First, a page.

“People within the region just don’t know what an adventure park is,” says Morton. “When you ask them, ‘What activities would you like to see?’ they don’t even know where to begin. We got examples like ‘hiking,’ and that’s not exactly something we would think of that would go in an adventure or amusement park.”
In the end, the students selected five new activities designed to appeal to a broad range of participants: zip lining, hiking, rock climbing, a ropes course, and an obstacle course. They also planned out individual elements and identified potential locations, safety measures, and construction companies that could build the obstacle and ropes courses.
Morton notes that researching these adventure activities was definitely “a blast,” but says that the most compelling aspect of the project was its potential to make a real impact.
“It felt much more motivating to work on a project they could actually use someday to increase tourism, which is a real problem in Albania,” says Morton. “I felt much more passionate about my work ... like I was really making a difference.”
Teammate Emma Ryan agrees, and says she also believes that seeing this real-world connection has helped her become a better engineer.
“As an engineer it can be too easy to focus entirely on the problem in front of you and forget how what you’re designing or building can impact human lives,” says Ryan. "To see that this was not just something that was for fun in the way we're used to thinking of it, but to see it as more of an opportunity for job creation or economic growth was interesting."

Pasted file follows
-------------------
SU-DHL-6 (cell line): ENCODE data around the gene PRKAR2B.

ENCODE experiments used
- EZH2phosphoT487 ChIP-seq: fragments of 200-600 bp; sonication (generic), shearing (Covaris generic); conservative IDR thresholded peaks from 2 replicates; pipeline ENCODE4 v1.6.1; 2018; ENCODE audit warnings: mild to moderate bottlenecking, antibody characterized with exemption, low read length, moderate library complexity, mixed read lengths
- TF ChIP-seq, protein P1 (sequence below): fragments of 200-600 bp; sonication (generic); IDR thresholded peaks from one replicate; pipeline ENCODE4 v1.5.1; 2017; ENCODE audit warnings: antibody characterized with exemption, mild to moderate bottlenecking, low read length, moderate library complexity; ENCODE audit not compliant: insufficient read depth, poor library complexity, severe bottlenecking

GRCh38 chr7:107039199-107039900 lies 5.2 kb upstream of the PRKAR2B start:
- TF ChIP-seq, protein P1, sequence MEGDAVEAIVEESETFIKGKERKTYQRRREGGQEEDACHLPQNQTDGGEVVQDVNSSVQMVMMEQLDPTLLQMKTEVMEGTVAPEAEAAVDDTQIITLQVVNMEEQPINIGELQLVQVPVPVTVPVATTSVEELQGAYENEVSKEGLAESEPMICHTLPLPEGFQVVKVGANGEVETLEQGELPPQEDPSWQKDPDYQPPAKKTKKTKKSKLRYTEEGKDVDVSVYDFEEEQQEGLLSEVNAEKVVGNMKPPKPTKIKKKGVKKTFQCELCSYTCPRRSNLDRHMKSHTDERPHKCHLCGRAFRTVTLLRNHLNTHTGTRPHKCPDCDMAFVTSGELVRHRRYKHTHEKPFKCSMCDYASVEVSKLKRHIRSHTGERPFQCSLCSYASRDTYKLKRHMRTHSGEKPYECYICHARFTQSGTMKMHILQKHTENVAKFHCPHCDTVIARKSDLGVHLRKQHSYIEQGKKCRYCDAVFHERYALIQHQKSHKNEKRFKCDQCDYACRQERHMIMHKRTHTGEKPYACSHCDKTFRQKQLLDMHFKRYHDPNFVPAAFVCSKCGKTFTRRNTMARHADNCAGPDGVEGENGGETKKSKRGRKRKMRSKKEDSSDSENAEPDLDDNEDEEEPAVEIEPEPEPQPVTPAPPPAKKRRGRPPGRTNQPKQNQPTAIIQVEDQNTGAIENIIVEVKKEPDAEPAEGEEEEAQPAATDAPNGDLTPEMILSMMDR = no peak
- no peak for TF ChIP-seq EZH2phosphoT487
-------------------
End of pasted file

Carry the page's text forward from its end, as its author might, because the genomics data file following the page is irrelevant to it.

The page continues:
According to Ago, the students can be assured that their hard work will in fact make an impact, as she and her colleagues plan to use many of the students’ findings going forward.
“The students listened to all our needs, and our team was really surprised to receive at the end of their work a detailed report about the adventure park," says Ago. "The important element we really appreciated was the work they did in determining and analyzing preferences for adventure activities among millennials.”
"All the information provided in the report is very useful," she says. "We will use it for fundraising for the adventure park and in the phase of implementation of the project."
Albania Rafting Group hopes to begin making some of the expanded activities available to local students later this year while continuing to develop the park. Additional future plans include a training center for adventure tourism guides and programs promoting cultural and environmental awareness, all of which Ago believes would be prime topics for WPI student projects.
“We have already expressed our interest in working with WPI on renewable energy or water management systems in the center,” says Ago. “We believe that the professional expertise of WPI students would be an added value to all our work on the Albanian Adventure Resort.”